2020 Reading Round-Up

We are (finally!) at the beginning of 2021, making it time to look back at the best, the worst and the sometimes weird of my 2020 reading. I read 134 books this year, including finally picking up a lot of very good ones that had been languishing on my To Be Read list for years – and a few that turned out to be terrible too!

1) Best of…
I’ve been splitting my “Best of” books for the past several years, so that I can highlight the ones that were best in very specific ways.

1A) Best Premise: Incarnate by Jodi Meadows – I loved this concept of a society where everyone reincarnates and remembers their past lives.  So fascinating to explore what that makes the world look like.  The sequel went some odder directions, but I’ll probably pick up the third one eventually.

1B) Best World Building: The Long Way to a Small Angry Planet by Becky Chambers – I thoroughly enjoyed this sci fi adventure.  The characters and plot were good, but I especially liked the world (galaxy) they were in.  A little bit Star Trek (a galactic alliance of species), a little bit Star Wars (those species are really, really different from each other), and quite a bit Firefly (a ragamuffin crew with a Wild West feel), it still felt totally unique.  Humans aren’t very important in the galaxy, there’s a lot of exploration of the very different alien cultures, and by and large everyone is really accepting of those differences.  Very cool place to explore.

1C) Best Romance: One True Loves by Taylor Jenkins Reid – I’m not usually a fan of love triangles, but I really enjoyed this one.  I liked how the heroine’s character was explored through her choice between the two men, and her romance with each was convincing and powerful – but I was still happy with how it wound up!

1D) Best Hero: Elliott from In Other Lands by Sarah Rees Brennan – This was a wonderful, satirical take on magical school stories, and the hero, Elliott, was everything I wanted him to be: sarcastic, irritable, bad-tempered but totally on the ball.  Doesn’t sound appealing, but he was wonderful!  He brings a backpack stuffed with pens and highlighters to magic school (complaining loudly about quill pens) and has serious questions about why fourteen year olds are being sent into battles.  He’s awesome. Continue reading “2020 Reading Round-Up”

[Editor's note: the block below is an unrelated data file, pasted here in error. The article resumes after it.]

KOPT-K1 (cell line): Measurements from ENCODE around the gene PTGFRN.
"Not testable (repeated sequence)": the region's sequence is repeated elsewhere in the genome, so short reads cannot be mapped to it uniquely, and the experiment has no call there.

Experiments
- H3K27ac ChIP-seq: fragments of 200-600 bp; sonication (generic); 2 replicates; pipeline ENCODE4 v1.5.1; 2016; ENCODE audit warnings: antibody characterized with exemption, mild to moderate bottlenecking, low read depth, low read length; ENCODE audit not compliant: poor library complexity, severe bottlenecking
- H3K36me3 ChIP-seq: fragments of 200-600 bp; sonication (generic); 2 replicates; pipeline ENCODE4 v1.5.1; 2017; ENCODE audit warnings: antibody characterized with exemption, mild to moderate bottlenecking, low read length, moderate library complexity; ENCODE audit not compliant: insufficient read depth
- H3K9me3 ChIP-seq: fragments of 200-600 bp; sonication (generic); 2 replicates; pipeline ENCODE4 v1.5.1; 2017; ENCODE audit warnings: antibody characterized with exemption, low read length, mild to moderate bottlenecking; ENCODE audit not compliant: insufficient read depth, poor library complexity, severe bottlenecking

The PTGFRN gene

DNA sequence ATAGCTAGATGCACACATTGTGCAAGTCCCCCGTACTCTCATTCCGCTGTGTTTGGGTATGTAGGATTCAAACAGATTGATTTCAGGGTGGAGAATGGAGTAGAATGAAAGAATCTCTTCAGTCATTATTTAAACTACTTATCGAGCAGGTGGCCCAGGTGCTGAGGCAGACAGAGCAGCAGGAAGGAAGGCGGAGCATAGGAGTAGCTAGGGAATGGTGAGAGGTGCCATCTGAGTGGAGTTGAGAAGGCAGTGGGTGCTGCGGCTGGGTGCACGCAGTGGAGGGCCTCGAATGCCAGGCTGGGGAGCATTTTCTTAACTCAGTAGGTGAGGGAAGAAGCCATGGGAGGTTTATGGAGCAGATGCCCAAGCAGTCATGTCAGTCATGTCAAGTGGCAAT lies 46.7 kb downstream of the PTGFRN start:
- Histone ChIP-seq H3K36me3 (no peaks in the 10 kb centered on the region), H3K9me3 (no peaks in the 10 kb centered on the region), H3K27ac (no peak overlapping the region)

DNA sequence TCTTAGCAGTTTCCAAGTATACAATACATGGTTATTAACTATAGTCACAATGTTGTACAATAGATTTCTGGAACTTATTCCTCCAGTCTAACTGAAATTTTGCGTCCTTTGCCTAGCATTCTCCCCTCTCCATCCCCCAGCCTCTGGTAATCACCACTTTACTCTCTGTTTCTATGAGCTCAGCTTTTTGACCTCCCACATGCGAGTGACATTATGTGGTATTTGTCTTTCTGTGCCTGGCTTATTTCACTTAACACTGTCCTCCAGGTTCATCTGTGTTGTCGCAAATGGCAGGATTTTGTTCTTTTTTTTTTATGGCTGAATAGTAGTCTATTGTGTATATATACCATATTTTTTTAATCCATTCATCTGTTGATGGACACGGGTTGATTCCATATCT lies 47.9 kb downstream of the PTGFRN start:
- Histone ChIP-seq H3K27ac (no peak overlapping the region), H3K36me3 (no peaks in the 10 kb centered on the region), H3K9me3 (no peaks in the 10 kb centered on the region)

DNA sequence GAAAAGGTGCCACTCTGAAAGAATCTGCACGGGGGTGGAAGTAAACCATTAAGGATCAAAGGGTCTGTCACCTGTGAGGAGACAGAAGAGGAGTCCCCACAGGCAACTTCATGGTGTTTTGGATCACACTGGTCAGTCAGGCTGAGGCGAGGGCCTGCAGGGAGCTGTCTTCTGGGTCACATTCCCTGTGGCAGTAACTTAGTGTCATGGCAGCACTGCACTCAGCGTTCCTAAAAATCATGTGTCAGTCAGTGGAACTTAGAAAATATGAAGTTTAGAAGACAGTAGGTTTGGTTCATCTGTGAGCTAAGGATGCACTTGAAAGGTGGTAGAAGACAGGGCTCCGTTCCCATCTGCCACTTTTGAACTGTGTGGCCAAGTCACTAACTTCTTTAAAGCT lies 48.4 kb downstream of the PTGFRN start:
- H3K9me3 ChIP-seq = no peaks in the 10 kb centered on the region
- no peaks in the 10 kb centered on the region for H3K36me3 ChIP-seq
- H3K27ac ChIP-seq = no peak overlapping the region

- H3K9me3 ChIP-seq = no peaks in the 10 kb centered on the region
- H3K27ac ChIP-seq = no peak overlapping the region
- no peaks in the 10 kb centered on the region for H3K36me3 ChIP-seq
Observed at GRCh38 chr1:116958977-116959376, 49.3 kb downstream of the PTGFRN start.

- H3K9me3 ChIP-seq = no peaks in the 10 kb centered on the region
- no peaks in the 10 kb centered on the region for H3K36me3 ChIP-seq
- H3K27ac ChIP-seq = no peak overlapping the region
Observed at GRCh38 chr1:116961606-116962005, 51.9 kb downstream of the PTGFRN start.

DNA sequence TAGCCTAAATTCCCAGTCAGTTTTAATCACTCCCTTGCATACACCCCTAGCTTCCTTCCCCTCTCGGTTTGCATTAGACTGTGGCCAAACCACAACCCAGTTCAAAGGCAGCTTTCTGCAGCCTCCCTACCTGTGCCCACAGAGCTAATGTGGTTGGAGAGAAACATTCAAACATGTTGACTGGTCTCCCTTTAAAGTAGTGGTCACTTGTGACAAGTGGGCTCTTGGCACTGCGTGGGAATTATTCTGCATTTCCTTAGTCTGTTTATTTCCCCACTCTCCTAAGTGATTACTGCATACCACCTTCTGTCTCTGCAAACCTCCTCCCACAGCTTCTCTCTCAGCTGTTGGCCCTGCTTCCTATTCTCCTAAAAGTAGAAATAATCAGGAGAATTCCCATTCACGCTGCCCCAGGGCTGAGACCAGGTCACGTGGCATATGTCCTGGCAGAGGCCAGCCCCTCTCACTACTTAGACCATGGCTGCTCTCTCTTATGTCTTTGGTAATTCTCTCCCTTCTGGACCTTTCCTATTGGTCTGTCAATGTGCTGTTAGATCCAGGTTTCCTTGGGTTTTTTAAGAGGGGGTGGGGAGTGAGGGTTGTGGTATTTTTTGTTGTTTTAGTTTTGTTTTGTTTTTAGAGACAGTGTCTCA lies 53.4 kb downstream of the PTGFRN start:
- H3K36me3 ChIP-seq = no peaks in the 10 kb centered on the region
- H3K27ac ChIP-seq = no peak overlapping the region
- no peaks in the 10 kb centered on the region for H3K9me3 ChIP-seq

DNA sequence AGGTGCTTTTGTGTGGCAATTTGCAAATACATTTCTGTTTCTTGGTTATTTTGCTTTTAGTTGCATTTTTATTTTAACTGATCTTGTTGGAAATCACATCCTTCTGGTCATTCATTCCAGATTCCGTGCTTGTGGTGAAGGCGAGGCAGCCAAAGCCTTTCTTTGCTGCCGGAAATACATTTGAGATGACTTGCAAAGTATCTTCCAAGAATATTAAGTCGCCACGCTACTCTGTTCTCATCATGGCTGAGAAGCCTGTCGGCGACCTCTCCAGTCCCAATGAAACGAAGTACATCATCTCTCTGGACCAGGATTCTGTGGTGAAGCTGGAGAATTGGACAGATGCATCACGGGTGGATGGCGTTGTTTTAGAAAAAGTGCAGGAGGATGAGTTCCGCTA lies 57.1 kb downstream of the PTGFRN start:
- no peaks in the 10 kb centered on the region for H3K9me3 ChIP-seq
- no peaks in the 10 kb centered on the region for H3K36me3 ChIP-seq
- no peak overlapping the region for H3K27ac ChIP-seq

2020 Reading Challenges – End of Year Update

Welcome to 2021!  The start of a new year means time to look back at my reading from 2020.  It was a very strange year…but at least my reading went well!  My overarching goal was to read more, aiming for 125 books.  I passed that goal, with a total 134 books.  I guess staying home for most of the year was at least good for reading!

Here are my monthly totals:

January: 14 books
February: 11 books
March: 7 books
April: 12 books
May: 9 books
June: 9 books
July: 11 books
August: 14 books
September: 10 books
October: 15 books
November: 10 books
December: 12 books

Now onto the specific challenges…

The Phantom of the Opera Reading & Viewing Challenge
Host: Tales of the Marvelous
Goal: Lon Chaney Level

I posted the update for this challenge yesterday (share your updates if you have them!)  I met my goal, reading one book, watching one filmed play, and watching one movie.

Continue reading “2020 Reading Challenges – End of Year Update”

Friday Face-Off: In the Jungle